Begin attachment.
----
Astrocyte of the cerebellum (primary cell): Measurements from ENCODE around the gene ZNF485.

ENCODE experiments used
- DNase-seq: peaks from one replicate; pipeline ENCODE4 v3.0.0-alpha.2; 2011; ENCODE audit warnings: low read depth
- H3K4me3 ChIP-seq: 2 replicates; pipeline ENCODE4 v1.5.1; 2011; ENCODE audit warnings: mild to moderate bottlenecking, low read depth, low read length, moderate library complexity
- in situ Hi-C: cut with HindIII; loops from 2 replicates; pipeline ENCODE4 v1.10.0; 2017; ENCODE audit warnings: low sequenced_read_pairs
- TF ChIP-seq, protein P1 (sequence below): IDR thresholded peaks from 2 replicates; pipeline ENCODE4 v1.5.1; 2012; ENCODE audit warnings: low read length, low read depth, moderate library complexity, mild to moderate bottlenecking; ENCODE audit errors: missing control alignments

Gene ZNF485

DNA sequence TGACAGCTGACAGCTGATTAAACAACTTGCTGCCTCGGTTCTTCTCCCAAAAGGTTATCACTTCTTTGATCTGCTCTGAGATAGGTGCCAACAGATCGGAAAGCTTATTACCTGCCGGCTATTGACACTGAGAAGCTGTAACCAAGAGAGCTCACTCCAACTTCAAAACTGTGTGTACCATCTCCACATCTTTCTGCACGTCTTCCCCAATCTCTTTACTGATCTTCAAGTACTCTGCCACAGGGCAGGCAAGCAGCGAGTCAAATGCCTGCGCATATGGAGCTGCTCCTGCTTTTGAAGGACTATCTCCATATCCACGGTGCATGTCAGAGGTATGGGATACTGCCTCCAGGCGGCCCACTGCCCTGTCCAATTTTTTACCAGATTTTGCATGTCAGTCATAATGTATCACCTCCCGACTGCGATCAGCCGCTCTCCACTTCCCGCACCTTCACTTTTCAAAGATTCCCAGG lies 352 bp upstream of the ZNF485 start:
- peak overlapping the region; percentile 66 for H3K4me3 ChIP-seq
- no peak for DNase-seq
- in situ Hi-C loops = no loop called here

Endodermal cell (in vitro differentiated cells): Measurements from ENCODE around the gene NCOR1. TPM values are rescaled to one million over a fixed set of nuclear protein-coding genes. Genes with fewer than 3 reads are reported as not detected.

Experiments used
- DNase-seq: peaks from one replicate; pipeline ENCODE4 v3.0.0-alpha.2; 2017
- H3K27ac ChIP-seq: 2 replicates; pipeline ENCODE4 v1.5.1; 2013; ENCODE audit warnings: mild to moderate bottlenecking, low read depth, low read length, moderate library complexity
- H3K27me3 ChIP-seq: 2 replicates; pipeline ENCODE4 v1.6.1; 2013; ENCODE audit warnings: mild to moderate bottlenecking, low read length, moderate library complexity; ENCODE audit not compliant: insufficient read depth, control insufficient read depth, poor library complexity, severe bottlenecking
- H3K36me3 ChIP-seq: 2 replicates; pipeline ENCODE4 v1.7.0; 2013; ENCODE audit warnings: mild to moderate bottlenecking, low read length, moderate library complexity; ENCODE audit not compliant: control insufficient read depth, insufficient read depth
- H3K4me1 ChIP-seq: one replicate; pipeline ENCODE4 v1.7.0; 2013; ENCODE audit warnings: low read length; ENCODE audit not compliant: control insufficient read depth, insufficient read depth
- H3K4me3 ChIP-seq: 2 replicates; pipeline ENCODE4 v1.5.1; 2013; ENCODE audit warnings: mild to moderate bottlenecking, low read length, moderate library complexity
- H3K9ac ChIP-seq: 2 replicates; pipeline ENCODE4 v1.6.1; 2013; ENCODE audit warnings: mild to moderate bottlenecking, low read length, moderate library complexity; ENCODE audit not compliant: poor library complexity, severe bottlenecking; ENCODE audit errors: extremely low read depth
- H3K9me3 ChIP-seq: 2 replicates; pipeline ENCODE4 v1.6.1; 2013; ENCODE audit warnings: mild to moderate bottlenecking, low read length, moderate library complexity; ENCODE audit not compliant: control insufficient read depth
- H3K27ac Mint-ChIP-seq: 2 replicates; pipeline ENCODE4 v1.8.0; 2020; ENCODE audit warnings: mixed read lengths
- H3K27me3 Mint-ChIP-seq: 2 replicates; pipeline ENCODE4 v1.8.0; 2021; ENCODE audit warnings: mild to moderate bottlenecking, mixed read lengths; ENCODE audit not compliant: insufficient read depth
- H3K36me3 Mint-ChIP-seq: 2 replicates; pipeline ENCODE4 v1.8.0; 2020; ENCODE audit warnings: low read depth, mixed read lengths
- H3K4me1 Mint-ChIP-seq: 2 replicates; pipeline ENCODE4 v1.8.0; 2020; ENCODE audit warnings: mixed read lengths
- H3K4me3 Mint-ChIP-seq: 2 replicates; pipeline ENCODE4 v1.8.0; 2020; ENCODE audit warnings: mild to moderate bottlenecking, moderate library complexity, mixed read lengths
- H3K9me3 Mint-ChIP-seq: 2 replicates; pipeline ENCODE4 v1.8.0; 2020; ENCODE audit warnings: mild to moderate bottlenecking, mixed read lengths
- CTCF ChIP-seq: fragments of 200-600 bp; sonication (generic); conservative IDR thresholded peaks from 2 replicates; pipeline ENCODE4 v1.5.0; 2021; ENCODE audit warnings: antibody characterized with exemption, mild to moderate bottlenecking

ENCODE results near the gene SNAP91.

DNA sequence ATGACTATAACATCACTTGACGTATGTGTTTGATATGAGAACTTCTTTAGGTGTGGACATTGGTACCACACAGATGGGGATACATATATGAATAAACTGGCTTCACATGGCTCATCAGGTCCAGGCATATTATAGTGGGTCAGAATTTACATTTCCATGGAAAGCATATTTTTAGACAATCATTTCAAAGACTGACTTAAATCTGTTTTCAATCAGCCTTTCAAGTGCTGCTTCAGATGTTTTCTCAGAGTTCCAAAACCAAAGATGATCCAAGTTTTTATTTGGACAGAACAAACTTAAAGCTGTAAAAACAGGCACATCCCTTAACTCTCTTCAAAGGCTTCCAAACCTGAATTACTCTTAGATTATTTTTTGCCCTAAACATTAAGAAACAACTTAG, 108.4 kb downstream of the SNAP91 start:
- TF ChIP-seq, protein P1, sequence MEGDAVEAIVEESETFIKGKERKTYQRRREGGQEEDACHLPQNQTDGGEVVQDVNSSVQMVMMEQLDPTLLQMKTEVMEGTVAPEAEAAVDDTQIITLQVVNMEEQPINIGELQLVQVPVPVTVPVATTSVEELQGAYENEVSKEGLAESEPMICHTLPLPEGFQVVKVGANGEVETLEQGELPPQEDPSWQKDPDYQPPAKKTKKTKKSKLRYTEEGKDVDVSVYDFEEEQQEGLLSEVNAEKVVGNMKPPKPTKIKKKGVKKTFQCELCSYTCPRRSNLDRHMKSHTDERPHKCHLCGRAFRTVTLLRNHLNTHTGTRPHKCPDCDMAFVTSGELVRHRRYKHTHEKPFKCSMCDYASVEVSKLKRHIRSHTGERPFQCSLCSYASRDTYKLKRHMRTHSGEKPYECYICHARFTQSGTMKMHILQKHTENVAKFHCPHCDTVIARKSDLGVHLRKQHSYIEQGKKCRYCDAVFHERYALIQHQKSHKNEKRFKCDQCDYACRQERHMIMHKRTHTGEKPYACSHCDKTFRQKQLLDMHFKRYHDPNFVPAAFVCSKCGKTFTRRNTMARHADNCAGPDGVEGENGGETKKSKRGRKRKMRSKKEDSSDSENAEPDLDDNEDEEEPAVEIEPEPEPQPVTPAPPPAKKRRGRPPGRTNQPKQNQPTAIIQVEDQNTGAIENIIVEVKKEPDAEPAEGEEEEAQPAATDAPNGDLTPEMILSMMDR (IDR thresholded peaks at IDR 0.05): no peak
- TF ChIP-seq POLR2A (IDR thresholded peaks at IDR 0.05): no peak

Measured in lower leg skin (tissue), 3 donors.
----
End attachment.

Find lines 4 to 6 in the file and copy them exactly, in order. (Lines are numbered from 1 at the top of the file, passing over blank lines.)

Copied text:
- H3K4me3 ChIP-seq: 2 replicates; pipeline ENCODE4 v1.5.1; 2011; ENCODE audit warnings: mild to moderate bottlenecking, low read depth, low read length, moderate library complexity
- in situ Hi-C: cut with HindIII; loops from 2 replicates; pipeline ENCODE4 v1.10.0; 2017; ENCODE audit warnings: low sequenced_read_pairs
- TF ChIP-seq, protein P1 (sequence below): IDR thresholded peaks from 2 replicates; pipeline ENCODE4 v1.5.1; 2012; ENCODE audit warnings: low read length, low read depth, moderate library complexity, mild to moderate bottlenecking; ENCODE audit errors: missing control alignments